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A little retraining: How to use your refrigerator properly

The refrigerator certainly isn't a new invention, but sometimes we forget how to use it correctly

One could say that the inside of a person’s refrigerator says a little something about them and is somewhat representative of a person’s day-to-day living style.

For example, the person who has all of their different flavored yogurts perfectly aligned by color probably shows that same level of organization in other areas of their life.

Then there's the person who jams everything into their fridge without rhyme or reason, regardless of the food type or the date it was purchased. That too says a little something about them. A head of broccoli leaning against the milk container on the top shelf of the fridge? Why not? Some might say.

Here’s why not, say groups like the FDA and the people at FoodSafety.gov --  because your refrigerator, everything in it and its temperature all have to work together, so you can get the most out of your dollar and keep you and your family healthy and well-nourished.

For starters, the government agencies along with the site Recipe.com, which released a visual presentation on food safety, say all refrigerators should be kept at 35 to 40 degrees, in order to maintain the quality of your food and to be energy-efficient.

Make some space

Experts say you should make space in your refrigerator to thaw frozen meats, instead of softening them on your countertop or sink, as many people do.

Allowing your meat to thaw outside of your fridge can allow the surface of it to eventually reach temperatures between 40° and 140° F, which the USDA calls the danger zone when it comes to foods developing bacteria.

In addition, it’s suggested that you don’t use hot water to thaw your food, as this too can bring the outside of the meat to dangerous temperatures, even if the center is still frozen.

And it’s not just your favorite cut of steak or that frozen chicken breast where bacteria can grow; nasty little things can spread on that fresh-looking piece of fruit or on those healthy-looking vegetables too, as most of us know.

Keep it clean

According to University of Maine researchers, it’s best to not only wash fruit after you buy it, you should wash your hands with hot water and soap before you even handle it. This will diminish the risk of your ingesting any bacteria or germs that live on your hands during the day until they’re eventually washed.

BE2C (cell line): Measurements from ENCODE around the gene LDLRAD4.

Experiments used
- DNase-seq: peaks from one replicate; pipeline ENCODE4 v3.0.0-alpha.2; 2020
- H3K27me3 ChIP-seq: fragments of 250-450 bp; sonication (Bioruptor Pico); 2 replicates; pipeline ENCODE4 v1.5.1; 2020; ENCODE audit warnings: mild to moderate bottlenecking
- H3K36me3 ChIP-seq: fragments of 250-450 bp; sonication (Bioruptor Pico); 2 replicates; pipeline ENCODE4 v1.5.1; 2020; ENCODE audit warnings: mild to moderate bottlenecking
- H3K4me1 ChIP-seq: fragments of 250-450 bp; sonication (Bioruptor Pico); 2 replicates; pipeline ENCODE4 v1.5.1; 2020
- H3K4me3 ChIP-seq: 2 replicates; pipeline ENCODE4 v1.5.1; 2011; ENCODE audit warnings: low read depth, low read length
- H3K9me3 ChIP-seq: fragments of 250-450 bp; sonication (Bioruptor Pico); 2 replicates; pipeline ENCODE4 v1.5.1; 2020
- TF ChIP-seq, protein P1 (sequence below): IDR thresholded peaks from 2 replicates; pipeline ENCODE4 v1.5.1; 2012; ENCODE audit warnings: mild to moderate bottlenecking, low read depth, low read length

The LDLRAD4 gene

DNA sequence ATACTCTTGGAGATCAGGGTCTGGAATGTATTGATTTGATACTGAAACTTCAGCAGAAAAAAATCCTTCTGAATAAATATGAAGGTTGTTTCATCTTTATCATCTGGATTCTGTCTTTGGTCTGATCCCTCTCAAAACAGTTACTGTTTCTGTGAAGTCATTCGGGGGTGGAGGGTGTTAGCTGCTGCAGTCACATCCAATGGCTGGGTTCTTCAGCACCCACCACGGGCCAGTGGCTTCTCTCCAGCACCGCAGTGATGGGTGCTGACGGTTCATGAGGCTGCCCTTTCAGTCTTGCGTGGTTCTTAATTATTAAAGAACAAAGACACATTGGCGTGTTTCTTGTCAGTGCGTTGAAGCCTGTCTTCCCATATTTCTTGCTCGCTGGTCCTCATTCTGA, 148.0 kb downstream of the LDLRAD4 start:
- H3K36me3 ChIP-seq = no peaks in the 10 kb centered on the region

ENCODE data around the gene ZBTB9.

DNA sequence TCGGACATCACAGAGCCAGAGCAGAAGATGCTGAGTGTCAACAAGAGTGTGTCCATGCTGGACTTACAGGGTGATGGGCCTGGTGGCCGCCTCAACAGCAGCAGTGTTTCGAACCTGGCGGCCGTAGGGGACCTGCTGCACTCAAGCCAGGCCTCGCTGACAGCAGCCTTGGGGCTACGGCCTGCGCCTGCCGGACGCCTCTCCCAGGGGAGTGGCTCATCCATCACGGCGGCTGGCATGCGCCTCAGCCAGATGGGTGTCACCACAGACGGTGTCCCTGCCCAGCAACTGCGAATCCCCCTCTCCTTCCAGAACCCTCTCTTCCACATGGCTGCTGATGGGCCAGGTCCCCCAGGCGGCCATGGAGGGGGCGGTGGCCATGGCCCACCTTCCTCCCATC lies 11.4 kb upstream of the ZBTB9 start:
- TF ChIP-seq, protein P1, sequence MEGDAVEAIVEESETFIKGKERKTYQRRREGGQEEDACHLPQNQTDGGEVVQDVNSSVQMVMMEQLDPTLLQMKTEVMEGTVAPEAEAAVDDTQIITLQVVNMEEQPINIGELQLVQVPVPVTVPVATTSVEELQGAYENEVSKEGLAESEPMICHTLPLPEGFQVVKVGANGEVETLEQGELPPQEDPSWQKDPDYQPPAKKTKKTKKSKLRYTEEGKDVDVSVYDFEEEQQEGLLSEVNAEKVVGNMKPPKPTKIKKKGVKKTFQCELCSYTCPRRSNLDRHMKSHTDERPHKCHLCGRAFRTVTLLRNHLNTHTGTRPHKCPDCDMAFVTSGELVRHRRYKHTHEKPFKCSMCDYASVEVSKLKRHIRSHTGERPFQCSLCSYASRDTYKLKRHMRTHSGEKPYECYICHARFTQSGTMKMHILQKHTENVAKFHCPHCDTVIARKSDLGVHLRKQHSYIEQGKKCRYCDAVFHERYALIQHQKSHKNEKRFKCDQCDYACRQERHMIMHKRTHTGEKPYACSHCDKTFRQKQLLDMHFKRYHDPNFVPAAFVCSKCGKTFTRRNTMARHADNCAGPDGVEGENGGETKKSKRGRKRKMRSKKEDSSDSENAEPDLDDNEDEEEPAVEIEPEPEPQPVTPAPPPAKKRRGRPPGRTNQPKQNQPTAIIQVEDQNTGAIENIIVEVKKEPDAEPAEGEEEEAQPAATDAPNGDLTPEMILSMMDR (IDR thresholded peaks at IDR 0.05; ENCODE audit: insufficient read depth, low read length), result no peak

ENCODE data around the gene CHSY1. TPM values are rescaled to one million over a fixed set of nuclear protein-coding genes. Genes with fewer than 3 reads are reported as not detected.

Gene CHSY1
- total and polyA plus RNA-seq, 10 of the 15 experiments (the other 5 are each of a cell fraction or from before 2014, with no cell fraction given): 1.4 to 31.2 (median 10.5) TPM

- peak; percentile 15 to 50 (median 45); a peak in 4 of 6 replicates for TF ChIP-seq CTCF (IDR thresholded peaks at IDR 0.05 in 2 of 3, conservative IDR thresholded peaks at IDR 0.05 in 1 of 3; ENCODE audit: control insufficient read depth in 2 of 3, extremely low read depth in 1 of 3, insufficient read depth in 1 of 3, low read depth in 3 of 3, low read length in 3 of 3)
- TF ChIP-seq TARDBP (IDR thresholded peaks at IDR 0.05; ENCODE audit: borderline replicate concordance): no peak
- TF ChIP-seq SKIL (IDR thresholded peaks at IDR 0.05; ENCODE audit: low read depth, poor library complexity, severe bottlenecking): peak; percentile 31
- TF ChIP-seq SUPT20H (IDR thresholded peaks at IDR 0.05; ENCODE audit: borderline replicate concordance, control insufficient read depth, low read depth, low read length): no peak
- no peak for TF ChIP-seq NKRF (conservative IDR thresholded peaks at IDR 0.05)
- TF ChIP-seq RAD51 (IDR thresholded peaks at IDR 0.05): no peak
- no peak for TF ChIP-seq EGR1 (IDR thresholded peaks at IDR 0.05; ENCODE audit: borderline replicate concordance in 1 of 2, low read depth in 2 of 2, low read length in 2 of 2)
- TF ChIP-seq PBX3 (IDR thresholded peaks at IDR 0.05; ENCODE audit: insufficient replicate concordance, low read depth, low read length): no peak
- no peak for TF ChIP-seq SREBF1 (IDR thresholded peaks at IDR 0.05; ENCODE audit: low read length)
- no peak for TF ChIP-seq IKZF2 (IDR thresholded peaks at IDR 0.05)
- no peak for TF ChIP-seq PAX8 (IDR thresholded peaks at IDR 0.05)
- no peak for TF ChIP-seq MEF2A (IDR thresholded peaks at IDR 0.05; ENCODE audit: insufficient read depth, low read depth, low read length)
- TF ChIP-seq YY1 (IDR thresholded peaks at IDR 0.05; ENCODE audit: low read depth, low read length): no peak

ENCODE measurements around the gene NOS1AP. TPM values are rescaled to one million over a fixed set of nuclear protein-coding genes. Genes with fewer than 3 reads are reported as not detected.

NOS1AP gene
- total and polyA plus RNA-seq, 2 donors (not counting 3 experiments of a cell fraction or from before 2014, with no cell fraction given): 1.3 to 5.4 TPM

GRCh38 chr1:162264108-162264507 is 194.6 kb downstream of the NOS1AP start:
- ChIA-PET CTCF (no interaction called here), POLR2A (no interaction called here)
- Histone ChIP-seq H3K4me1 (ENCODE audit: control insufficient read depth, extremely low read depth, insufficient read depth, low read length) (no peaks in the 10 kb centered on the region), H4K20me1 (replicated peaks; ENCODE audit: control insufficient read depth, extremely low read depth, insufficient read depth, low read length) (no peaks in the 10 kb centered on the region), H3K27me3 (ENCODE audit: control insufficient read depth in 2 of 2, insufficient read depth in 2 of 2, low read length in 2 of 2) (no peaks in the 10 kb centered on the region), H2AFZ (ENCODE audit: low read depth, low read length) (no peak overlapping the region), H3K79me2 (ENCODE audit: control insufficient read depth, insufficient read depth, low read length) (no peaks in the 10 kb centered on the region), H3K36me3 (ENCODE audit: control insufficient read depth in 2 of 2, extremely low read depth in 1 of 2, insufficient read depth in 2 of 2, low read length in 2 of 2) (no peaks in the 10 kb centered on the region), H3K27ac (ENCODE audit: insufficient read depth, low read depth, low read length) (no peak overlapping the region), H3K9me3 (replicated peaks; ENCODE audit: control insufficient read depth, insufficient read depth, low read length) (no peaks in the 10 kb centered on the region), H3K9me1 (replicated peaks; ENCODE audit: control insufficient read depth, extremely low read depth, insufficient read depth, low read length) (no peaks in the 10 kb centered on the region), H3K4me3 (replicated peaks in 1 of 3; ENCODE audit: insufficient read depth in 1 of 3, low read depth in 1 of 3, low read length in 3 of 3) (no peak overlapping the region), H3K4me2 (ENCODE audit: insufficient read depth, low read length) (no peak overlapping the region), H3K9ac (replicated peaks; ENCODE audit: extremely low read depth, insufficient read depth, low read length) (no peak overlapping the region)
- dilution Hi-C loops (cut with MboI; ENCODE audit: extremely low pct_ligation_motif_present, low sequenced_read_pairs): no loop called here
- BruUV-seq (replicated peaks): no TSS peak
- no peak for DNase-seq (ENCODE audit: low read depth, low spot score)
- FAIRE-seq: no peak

Furthermore, it’s important to thoroughly wash anywhere that you’re chopping the produce, whether it be the countertop, the sink or on a cutting board, since this will eliminate germs and lower the risk of other foods in your fridge being contaminated.

Simply rinsing these surfaces or doing a quick wipe down just won’t cut it, experts say.

Additionally, health experts say you should use a vegetable brush to wash those fruits and vegetables that have thick skin, as simply running them under water may not remove all of the bacteria, so it’ll require a little elbow grease and some good scrubbing power on your part to stay healthy and safe.

And a thorough cleaning of fruits and vegetables is important, even if you peel the skin beforehand, experts say.

And when it comes to foods that are already cooked, it’s important that they are refrigerated within two hours of being prepared.

Left-overs

So if you get takeout or bring home restaurant food and like to eat half of it and let the other half sit for a few hours until you eat it, you’re really increasing the chances of getting yourself sick.

Likewise, if you happen to cook a meal and leave it out until others are able to eat it or until they finally get hungry, that’s another way of increasing the chances of passing on a foodborne illness, as bacteria can quickly develop on cooked dishes if they sit around for an extended period of time.

And for those folks who purchase foods, stick them in the fridge and forget all about them, you really want to be extra careful, since spoiled foods don’t always have a stench or a rotten appearance, which means it’s best to keep track of exactly when foods were purchased and refrigerated.

Celery and lettuce, for example, should be kept no longer than 10 days, while fresh spinach and mushrooms no longer than seven days, the experts say.

And when it comes to meats, hot dogs and bacon have a seven-day lifespan in the fridge, steaks and other raw meats five days and lunch meats have about a three to five day shelf life.  

Raw chicken shouldn’t be kept for more than two days in the fridge, along with ground meats and raw sausage, and raw fish shouldn’t be kept around for longer than two days either.

And it’s important to store meats on the bottom of your refrigerator, because you don’t want juices from the meat leaking down on your other food items.

Dairy products

Dairy products have a little bit longer shelf life than other foods, but you still have to keep a very close watch, food experts say.

No milk should be kept around longer than one week, yogurt no longer than two weeks, sticks of butter no longer than four and eggs should be thrown away after five weeks’ time, regardless of appearance or smell.

To be healthy and to get the most use out of the foods you buy, it’s best to either keep a mental or physical list of when items were bought and stored in your fridge. Don't rely on expiration dates, which really have nothing to do with spoilage, as David Wood explained in a ConsumerAffairs story a few years ago.

Story provided by ConsumerAffairs.
Consumer Affairs

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